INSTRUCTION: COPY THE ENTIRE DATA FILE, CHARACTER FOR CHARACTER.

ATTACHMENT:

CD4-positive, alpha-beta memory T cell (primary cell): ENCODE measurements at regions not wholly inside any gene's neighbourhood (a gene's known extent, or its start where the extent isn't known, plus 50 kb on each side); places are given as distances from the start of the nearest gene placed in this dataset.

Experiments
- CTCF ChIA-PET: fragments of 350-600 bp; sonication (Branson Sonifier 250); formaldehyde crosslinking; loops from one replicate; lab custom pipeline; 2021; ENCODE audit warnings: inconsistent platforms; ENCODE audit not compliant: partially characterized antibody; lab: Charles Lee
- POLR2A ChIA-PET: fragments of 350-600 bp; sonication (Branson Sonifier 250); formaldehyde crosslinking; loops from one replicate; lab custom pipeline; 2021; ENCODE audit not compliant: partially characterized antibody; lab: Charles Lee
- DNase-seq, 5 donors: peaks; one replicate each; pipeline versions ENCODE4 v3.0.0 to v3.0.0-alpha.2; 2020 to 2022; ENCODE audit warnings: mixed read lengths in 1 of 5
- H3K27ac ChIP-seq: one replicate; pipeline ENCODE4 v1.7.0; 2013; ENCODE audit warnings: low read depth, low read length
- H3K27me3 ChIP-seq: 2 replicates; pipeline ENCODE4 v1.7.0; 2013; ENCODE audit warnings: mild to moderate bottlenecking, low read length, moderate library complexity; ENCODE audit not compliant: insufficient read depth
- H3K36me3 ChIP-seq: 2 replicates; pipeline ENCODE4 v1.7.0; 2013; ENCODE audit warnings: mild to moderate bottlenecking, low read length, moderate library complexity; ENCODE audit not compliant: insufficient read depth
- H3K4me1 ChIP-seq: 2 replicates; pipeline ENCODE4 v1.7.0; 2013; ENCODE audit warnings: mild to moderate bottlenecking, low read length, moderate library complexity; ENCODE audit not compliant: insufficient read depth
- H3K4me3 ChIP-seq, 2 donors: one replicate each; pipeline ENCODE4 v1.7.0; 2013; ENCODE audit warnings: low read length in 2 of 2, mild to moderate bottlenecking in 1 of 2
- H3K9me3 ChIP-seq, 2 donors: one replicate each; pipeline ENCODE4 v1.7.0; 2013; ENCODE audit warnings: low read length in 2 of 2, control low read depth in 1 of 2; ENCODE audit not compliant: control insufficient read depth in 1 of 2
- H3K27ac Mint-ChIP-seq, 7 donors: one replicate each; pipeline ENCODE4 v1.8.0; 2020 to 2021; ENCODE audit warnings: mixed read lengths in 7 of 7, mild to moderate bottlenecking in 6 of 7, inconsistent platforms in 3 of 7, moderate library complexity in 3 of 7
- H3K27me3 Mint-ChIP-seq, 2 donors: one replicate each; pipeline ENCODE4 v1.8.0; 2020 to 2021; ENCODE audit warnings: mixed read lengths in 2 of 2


CD4-positive, alpha-beta memory T cell (primary cell): ENCODE measurements at regions not wholly inside any gene's neighbourhood (a gene's known extent, or its start where the extent isn't known, plus 50 kb on each side); places are given as distances from the start of the nearest gene placed in this dataset.

Experiments
- CTCF ChIA-PET: fragments of 350-600 bp; sonication (Branson Sonifier 250); formaldehyde crosslinking; loops from one replicate; lab custom pipeline; 2021; ENCODE audit warnings: inconsistent platforms; ENCODE audit not compliant: partially characterized antibody; lab: Charles Lee
- POLR2A ChIA-PET: fragments of 350-600 bp; sonication (Branson Sonifier 250); formaldehyde crosslinking; loops from one replicate; lab custom pipeline; 2021; ENCODE audit not compliant: partially characterized antibody; lab: Charles Lee
- DNase-seq, 5 donors: peaks; one replicate each; pipeline versions ENCODE4 v3.0.0 to v3.0.0-alpha.2; 2020 to 2022; ENCODE audit warnings: mixed read lengths in 1 of 5
- H3K27ac ChIP-seq: one replicate; pipeline ENCODE4 v1.7.0; 2013; ENCODE audit warnings: low read depth, low read length
- H3K27me3 ChIP-seq: 2 replicates; pipeline ENCODE4 v1.7.0; 2013; ENCODE audit warnings: mild to moderate bottlenecking, low read length, moderate library complexity; ENCODE audit not compliant: insufficient read depth
- H3K36me3 ChIP-seq: 2 replicates; pipeline ENCODE4 v1.7.0; 2013; ENCODE audit warnings: mild to moderate bottlenecking, low read length, moderate library complexity; ENCODE audit not compliant: insufficient read depth
- H3K4me1 ChIP-seq: 2 replicates; pipeline ENCODE4 v1.7.0; 2013; ENCODE audit warnings: mild to moderate bottlenecking, low read length, moderate library complexity; ENCODE audit not compliant: insufficient read depth
- H3K4me3 ChIP-seq, 2 donors: one replicate each; pipeline ENCODE4 v1.7.0; 2013; ENCODE audit warnings: low read length in 2 of 2, mild to moderate bottlenecking in 1 of 2
- H3K9me3 ChIP-seq, 2 donors: one replicate each; pipeline ENCODE4 v1.7.0; 2013; ENCODE audit warnings: low read length in 2 of 2, control low read depth in 1 of 2; ENCODE audit not compliant: control insufficient read depth in 1 of 2
- H3K27ac Mint-ChIP-seq, 7 donors: one replicate each; pipeline ENCODE4 v1.8.0; 2020 to 2021; ENCODE audit warnings: mixed read lengths in 7 of 7, mild to moderate bottlenecking in 6 of 7, inconsistent platforms in 3 of 7, moderate library complexity in 3 of 7
- H3K27me3 Mint-ChIP-seq, 2 donors: one replicate each; pipeline ENCODE4 v1.8.0; 2020 to 2021; ENCODE audit warnings: mixed read lengths in 2 of 2